Seven players in Australia’s National Rugby League (NRL) will boycott a key match over their team’s decision to wear a gay pride jersey.
On Thursday, the Manly Warringah Sea Eagles will become the first team in the competition ever to don a kit which promotes LGBT inclusivity in the sport.
But players weren’t consulted and some object to the move on religious and cultural grounds.
The club apologised for its handling of the situation.
Coach Des Hasler said the club had made a “significant mistake” that had caused “confusion, discomfort and pain for many people, in particular those groups whose human rights we were in fact attempting to support”.
In a press conference on Tuesday, he apologised to the LGBT community and to the players involved.
“They were not included in any of the discussions, and at a minimum, they should have been consulted,” Hasler said.
Under league rules, players from the same team cannot wear different jerseys.
Local media identified the seven players as Josh Aloiai, Jason Saab, Christian Tuipulotu, Josh Schuster, Haumole Olakau’atu, Tolu Koula and Toafofoa Sipley.
Thursday’s game is considered important to the club’s chances of making the NRL finals and the players’ stance has sparked a backlash online.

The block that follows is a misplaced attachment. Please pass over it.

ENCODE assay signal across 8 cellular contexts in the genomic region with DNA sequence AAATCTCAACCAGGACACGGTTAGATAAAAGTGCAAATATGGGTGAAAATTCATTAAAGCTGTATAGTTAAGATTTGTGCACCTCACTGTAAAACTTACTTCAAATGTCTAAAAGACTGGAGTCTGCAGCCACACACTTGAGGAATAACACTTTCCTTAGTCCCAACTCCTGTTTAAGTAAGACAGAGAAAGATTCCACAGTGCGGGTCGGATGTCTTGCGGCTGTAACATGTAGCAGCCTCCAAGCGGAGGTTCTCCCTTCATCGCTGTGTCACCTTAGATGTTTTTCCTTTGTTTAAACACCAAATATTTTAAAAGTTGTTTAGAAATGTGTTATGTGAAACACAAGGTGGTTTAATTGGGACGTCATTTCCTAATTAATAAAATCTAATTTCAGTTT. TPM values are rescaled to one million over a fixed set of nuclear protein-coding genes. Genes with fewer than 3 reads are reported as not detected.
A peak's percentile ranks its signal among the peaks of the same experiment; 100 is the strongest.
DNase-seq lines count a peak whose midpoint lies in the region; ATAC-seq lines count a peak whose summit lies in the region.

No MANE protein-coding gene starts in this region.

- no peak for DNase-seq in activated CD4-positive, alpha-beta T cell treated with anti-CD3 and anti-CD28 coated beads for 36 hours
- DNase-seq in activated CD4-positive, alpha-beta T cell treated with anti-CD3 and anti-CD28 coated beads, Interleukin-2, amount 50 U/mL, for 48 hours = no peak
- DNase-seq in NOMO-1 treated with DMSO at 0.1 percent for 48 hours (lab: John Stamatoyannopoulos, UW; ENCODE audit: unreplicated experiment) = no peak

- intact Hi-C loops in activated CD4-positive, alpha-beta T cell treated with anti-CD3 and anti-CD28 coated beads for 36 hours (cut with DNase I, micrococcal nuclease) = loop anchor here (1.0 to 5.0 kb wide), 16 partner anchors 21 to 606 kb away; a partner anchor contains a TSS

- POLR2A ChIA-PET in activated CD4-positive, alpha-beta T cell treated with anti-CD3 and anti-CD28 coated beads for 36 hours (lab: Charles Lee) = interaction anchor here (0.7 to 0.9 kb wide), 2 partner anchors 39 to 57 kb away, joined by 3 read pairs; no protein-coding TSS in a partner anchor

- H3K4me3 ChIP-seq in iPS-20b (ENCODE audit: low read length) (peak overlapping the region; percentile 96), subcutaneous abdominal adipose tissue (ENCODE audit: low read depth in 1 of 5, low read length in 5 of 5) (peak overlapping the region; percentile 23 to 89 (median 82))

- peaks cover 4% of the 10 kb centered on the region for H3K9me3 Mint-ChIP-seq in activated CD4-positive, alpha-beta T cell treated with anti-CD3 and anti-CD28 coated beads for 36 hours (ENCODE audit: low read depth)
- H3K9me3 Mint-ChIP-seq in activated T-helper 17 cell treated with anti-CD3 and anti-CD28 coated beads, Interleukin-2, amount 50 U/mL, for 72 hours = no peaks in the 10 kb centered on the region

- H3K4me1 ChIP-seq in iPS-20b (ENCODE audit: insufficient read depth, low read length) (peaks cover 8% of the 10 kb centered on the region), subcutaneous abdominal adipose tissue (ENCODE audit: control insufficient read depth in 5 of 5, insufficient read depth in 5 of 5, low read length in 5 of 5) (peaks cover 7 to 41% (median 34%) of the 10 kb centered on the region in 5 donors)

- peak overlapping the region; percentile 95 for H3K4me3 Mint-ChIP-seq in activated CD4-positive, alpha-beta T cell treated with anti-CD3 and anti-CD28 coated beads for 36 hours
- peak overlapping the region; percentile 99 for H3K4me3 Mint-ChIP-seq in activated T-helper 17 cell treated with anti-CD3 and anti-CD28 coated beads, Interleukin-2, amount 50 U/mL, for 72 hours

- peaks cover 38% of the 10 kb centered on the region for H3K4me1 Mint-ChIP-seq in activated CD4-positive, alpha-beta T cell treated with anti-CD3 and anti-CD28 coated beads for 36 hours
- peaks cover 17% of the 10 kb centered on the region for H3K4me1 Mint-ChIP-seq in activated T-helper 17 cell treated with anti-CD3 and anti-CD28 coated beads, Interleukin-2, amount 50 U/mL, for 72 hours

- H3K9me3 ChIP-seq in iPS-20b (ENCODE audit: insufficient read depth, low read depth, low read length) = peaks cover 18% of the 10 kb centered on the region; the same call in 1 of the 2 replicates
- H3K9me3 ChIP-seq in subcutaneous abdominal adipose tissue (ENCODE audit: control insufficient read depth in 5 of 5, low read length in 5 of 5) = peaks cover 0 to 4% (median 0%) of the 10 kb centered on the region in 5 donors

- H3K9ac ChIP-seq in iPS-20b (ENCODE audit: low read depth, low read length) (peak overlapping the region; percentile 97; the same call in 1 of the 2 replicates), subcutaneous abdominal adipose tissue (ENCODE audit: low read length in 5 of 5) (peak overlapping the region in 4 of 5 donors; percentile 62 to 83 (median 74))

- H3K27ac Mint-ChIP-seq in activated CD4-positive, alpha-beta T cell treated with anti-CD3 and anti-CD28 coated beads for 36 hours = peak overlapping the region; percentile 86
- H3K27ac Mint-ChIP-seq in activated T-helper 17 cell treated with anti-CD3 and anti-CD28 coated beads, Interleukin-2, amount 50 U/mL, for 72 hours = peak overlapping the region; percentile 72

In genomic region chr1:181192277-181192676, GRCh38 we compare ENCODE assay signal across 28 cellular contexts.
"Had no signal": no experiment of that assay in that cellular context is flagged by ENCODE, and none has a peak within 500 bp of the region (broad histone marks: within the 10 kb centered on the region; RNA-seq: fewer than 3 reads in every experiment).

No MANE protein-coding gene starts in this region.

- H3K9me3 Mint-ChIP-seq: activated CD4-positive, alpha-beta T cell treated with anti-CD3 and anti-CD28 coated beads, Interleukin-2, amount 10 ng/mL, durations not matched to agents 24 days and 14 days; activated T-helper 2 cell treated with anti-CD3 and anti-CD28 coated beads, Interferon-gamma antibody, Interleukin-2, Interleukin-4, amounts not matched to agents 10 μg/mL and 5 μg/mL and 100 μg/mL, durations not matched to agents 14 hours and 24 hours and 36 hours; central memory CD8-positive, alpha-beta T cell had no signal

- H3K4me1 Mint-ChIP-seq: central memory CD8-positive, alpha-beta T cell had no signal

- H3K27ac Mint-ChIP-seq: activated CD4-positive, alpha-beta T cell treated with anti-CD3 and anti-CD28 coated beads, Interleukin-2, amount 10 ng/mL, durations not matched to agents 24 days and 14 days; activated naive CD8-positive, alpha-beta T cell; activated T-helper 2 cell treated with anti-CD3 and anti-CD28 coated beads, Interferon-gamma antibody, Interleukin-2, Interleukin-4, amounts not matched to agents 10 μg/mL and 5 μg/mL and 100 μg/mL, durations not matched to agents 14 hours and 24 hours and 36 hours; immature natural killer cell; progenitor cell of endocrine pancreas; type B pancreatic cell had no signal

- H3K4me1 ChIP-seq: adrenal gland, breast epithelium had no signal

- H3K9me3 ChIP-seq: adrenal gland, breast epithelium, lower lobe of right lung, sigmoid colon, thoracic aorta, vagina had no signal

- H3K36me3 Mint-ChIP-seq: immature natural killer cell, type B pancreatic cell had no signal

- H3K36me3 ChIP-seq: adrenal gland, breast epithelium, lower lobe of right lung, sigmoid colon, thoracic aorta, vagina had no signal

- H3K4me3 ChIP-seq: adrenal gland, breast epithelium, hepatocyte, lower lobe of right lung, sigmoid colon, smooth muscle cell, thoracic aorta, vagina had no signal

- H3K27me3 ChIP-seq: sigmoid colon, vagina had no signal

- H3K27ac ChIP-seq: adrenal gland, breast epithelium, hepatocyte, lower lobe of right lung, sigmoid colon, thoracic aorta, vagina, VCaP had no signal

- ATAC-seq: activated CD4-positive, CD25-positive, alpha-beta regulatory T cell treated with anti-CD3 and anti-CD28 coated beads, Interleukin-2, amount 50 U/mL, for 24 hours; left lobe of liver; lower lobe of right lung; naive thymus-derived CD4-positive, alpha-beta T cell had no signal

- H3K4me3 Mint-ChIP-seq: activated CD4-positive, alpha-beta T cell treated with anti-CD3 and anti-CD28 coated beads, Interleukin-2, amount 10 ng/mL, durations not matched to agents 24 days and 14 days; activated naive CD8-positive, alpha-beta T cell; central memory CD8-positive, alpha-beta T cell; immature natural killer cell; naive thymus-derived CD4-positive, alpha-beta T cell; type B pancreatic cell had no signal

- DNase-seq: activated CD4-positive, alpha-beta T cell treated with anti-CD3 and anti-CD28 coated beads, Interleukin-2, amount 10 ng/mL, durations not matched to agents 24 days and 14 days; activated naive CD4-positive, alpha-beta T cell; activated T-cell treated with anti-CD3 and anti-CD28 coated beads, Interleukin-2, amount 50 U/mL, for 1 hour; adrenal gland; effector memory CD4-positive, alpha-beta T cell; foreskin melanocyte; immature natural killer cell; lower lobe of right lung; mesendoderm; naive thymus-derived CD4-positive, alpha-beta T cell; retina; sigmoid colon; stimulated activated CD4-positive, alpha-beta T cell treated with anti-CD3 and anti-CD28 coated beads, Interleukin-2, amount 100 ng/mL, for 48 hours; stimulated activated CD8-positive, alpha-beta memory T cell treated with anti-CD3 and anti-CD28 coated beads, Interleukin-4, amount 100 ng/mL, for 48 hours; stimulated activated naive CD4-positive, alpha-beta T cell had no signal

“What infuriates me (and always has) is that players will boycott over a rainbow but never boycott a teammate if he’s been accused of violence against women or any other morally reprehensible behaviour that they would all agree they don’t condone,” wrote Pam Whaley on Twitter.
Others accused the seven of hypocrisy, pointing out the team is sponsored by a brewery and betting agency.
Hasler said he respected the men’s decisions and is concerned for their welfare amid the backlash.
Former Manly star Ian Roberts – the first-ever former NRL player to come out as gay – says the boycott “breaks his heart”.
“It’s sad and uncomfortable,” he told Sydney’s Daily Telegraph.
In a column for the Sydney Morning Herald he implored the seven players to reconsider their position.
“Can you not understand the pain visited upon gay people who, no matter what they do, are disrespected simply for being gay?” he wrote.
Prime Minister Anthony Albanese praised Manly for its stance, saying: “It’s important in Australian society that we respect everyone for who they are.”
It isn’t the first time an Australian athlete has objected to wearing a pride jersey. Last year AFL Women’s player Haneen Zreika missed a game after declining to don the jersey on religious grounds.
Few Australian sport stars have come out. Mr Roberts and others say homophobia remains a big issue among fans and players in the country’s top competitions.
Adelaide United footballer Josh Cavallo – who came out in October – has called out the abuse directed at him by crowds over his sexuality.
In 2015 Israel Folau – who has played rugby league, rugby union, and Australian Rules football at the highest levels – was controversially sacked by Rugby Australia for making anti-gay posts on social media.